We didn't have a lock in the car, so took Dave's bike and my own to dinner with us.  We couldn't quite see them clearly from our table, so finally I got up and used my hoodie as a makeshift lock, a double-knot in the sleeves for good measure.

I made sure everyone in the acquisitions committee lifted Dave's bike before it was loaded onto the car again, and then we made for home.  As luck would have it, the phone rang only a few minutes before we got home, and I promised to head back to Newtown after a shower.  Although his phone was at my bro's only a short distance from Dave's, and his bike was probably going to be surplus to requirements for a good while, I'd also been asked to collect some wine for prize-giving, and it was that that I felt most obliged to do.

David was remarkably lucid for someone who'd dislocated his collar-bone from where it hooks in to his shoulder.  I noted he was still in his riding gear, and remembering how I'd struggled to undress after dislocating my shoulder a few years ago, nervously asked if he needed any help.  He didn't, which was probably a relief to us both!  On the other hand, he was keen to hear how the afternoon's stage had gone, and we chatted a bit about the challenges of event organisation, before I headed home.

Despite feeling quite rooted, sleep didn't come particularly easily that night, but I'm sure it was a hell of a lot easier for me than David, and for that I was grateful.

Stage 5:  129km

The day before, I'd contemplated talking to Joel about the merits of not riding the final stage.  I was starting to wonder if I would do myself more harm than good, and spending the public holiday with my family had some appeal.

But, when the morning dawned, there was never any question in my mind that it was time to go racing.

Sarah was on marshalling duty again this morning, but not before sneaking a ride in of her own.  She didn't have much of a head start on me, but had ridden almost as far as the Dowse Interchange by the time I passed her!  What a machine she's turning in to!

I'd turned a few heads answering to "Sarah?" at the marshall briefing, but once she arrived, passed on the necessary instructions before getting myself organised to race.

Before long, rumours started to circulate that the race had been shortened.  I checked with Jorge Sandoval, and he told me two laps instead of three.  This was a relief - I'd psyched myself up for three laps and three ascents of Blue Mountains, only to realise that the finish was at the top of Blue Mountains necessitating a fourth climb.  I was glad that the count was back down to 3.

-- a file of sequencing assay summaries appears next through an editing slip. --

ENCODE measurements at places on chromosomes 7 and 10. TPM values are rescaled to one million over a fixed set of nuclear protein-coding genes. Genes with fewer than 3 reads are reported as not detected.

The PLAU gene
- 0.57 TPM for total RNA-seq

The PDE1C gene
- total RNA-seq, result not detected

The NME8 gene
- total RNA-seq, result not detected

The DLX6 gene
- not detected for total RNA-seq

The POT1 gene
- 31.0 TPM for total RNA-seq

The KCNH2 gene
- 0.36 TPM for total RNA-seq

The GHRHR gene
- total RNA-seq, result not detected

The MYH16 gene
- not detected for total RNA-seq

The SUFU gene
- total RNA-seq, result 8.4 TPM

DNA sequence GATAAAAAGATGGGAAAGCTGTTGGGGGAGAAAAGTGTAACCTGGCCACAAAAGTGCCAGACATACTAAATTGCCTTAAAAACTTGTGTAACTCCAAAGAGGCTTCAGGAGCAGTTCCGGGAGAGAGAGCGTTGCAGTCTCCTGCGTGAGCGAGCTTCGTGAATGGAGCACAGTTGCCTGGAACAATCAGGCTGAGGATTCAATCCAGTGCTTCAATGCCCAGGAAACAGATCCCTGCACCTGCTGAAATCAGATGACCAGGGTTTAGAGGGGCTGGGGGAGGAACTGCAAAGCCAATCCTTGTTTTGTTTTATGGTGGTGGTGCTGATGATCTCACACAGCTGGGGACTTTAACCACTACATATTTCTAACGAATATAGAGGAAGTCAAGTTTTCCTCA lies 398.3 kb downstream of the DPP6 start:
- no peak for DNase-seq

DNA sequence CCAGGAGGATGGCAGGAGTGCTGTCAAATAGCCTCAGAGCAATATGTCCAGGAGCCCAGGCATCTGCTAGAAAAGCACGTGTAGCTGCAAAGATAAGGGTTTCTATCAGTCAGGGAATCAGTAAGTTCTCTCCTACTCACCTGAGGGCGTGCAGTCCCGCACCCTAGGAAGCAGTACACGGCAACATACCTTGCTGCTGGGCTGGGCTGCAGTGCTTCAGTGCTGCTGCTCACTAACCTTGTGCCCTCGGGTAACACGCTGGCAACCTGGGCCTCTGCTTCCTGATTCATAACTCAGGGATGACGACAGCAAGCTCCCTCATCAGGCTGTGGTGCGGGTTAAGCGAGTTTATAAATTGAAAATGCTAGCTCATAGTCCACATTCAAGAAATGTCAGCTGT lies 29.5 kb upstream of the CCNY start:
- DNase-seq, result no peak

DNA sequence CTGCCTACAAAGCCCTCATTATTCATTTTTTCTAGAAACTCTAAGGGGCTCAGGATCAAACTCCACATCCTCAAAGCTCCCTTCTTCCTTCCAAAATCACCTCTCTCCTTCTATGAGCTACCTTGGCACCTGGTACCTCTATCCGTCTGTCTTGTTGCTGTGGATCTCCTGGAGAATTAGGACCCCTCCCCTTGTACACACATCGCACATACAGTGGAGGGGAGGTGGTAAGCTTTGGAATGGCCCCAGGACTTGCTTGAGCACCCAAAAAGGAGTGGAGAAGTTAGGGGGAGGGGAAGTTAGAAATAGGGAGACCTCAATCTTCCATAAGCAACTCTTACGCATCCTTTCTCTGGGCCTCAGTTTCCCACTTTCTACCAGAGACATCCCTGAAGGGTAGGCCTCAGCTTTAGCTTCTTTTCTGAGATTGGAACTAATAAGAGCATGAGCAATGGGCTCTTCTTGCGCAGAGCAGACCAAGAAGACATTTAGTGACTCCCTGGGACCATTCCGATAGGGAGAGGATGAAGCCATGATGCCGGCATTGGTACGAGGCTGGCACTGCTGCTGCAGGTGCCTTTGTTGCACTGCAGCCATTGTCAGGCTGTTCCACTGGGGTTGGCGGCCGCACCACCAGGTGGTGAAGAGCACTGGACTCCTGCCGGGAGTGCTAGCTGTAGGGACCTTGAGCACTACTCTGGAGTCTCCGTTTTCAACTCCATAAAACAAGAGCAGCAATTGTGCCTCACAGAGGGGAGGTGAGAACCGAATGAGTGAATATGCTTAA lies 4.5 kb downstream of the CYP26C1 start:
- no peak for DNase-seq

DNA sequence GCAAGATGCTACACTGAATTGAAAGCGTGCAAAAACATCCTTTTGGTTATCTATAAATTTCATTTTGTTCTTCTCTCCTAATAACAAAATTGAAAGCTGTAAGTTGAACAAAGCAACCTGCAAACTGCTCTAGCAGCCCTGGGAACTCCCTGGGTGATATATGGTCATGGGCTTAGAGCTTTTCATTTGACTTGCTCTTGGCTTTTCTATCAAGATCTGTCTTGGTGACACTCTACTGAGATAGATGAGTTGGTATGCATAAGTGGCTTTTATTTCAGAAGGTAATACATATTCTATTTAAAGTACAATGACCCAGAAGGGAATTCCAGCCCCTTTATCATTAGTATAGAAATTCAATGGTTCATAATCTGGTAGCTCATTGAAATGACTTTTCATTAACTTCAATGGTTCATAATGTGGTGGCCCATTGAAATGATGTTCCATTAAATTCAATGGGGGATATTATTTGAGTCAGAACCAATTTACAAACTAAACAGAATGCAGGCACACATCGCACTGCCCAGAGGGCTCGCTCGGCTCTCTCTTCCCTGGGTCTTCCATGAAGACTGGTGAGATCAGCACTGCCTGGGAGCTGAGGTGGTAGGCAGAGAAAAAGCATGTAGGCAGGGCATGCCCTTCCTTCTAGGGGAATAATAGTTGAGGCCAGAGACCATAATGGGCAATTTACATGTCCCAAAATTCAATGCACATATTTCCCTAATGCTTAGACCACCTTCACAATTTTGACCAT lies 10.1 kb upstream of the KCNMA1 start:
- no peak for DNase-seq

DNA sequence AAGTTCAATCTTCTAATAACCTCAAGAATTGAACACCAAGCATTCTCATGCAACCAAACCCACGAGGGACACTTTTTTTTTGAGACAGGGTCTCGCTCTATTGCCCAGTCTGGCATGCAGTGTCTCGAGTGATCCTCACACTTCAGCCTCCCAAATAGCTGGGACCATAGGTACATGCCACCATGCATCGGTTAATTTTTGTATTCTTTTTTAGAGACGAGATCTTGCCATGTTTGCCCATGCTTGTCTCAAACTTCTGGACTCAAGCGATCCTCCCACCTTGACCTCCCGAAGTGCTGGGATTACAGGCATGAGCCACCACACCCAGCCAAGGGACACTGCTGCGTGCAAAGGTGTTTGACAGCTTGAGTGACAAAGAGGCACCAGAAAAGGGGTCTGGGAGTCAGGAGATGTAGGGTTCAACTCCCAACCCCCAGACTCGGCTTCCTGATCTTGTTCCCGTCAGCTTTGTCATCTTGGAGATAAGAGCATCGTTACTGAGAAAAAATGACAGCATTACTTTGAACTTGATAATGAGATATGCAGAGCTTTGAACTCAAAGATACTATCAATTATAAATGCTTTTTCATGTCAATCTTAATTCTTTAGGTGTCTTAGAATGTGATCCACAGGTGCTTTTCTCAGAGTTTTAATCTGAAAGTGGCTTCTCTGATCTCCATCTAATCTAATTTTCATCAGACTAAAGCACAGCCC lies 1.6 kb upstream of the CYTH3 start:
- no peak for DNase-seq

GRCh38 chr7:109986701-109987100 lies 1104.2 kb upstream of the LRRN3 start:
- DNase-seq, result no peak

At the briefing immediately before the roll-out, no mention was made of the course, but we were told the distance was 110km rather than 129km.  I was unable to reconcile this with "one less lap", and perhaps foolishly concluded the distance was wrong - after all, this would be easier to mistake than "one less lap" which seemed to me pretty plain.

We had a much longer distance to ride to the base of the morning's first hill, though the gradient and duration of the hill suited me less than the Wallaceville climb.  The pace wasn't crazy, but it was too much for me, and I rode at what felt sustainable, rather than focus on what was going on around me.

I went over the top with a decent sized group, and we soon got to chasing the riders ahead of us.  This was effective, and we were in touch before the turn-off to Te Marua came.  A while later, I was pleased to see Dan and Jase appear in the bunch, and had a good smile at the thought of Dan chucking the after-burners on with Jase tucked in behind.

I quite enjoyed the out-and-back section, pleased to discover that the climbs were short and not too steep - in many ways perfect little power climbs for a rider like me.  On the other hand, the descent of Wallaceville was fast and slightly nervewracking, and I had to bury myself at the bottom to close the gap which I'd allowed to open near the bottom.

About half way to Silverstream, Rob Stannard, wearing the yellow jersey, threw his hand up and nervously looked back, willing the wheel wagon to be right there to get him straight back in the race.  It might have been my imagination, but the pace seemed to go on, rather than come off, and I was surprised to see Rob back in attendance by the bottom of the climb. 

As before, I let the front go, and ticked the pedals over as best I could.  This time I crested with a smaller group, but it was clear we were going to chase together.  We got tangled up with some cars, which probably helped, and I got whipped in the face by an overhanging branch on a left-hand bend, which didn't help.  We made it back on though, but not before the race-winning split had occurred.

Again, I felt good on the Te Marua leg, and did more than my fair share of work. The descent went better, and again, I worked hard through to the bottom of the hill.  "Well, that's the end of the road for me", I said to Andy Hagan, who replied "pace yourself, we've got another lap".  W. T. F. ?!?!?!